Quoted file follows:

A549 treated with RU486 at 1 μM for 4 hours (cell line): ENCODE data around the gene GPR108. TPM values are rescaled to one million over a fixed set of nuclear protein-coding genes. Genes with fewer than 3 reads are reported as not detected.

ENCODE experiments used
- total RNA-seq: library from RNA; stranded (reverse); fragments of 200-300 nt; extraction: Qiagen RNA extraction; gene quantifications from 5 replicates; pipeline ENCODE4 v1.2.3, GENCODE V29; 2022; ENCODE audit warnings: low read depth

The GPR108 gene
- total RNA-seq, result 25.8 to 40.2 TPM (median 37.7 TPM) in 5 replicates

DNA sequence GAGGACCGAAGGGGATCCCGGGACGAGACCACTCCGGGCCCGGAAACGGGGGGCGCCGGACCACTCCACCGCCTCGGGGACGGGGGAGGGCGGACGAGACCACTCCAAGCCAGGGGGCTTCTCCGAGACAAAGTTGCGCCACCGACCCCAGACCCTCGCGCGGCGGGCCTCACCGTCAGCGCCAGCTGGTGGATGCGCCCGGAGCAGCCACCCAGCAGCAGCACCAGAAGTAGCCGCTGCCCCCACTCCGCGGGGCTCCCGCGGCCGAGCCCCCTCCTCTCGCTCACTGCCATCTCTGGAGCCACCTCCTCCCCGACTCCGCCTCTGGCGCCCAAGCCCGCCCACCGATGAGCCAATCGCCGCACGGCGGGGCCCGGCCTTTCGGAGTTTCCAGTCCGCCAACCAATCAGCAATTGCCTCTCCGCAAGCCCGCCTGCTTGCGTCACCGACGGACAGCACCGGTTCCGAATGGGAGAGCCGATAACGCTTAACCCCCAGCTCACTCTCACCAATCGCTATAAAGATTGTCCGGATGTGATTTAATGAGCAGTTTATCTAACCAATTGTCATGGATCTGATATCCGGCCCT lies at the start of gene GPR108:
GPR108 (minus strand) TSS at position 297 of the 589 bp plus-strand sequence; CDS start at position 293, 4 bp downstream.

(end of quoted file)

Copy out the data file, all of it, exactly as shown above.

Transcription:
A549 treated with RU486 at 1 μM for 4 hours (cell line): ENCODE data around the gene GPR108. TPM values are rescaled to one million over a fixed set of nuclear protein-coding genes. Genes with fewer than 3 reads are reported as not detected.

ENCODE experiments used
- total RNA-seq: library from RNA; stranded (reverse); fragments of 200-300 nt; extraction: Qiagen RNA extraction; gene quantifications from 5 replicates; pipeline ENCODE4 v1.2.3, GENCODE V29; 2022; ENCODE audit warnings: low read depth

The GPR108 gene
- total RNA-seq, result 25.8 to 40.2 TPM (median 37.7 TPM) in 5 replicates

DNA sequence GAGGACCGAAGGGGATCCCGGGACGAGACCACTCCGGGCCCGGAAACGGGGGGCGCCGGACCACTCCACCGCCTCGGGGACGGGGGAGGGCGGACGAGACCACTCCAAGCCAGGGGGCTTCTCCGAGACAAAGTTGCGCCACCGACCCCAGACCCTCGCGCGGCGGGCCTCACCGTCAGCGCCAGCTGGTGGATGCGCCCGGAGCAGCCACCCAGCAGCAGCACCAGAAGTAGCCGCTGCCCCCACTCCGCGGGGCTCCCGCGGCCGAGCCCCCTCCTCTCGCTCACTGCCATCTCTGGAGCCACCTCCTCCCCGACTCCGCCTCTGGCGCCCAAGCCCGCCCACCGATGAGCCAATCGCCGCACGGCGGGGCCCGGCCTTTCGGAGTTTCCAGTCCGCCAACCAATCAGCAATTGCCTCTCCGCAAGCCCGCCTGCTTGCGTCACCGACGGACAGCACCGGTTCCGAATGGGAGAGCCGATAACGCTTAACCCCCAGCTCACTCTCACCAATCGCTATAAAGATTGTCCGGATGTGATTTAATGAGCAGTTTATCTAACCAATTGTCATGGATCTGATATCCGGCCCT lies at the start of gene GPR108:
GPR108 (minus strand) TSS at position 297 of the 589 bp plus-strand sequence; CDS start at position 293, 4 bp downstream.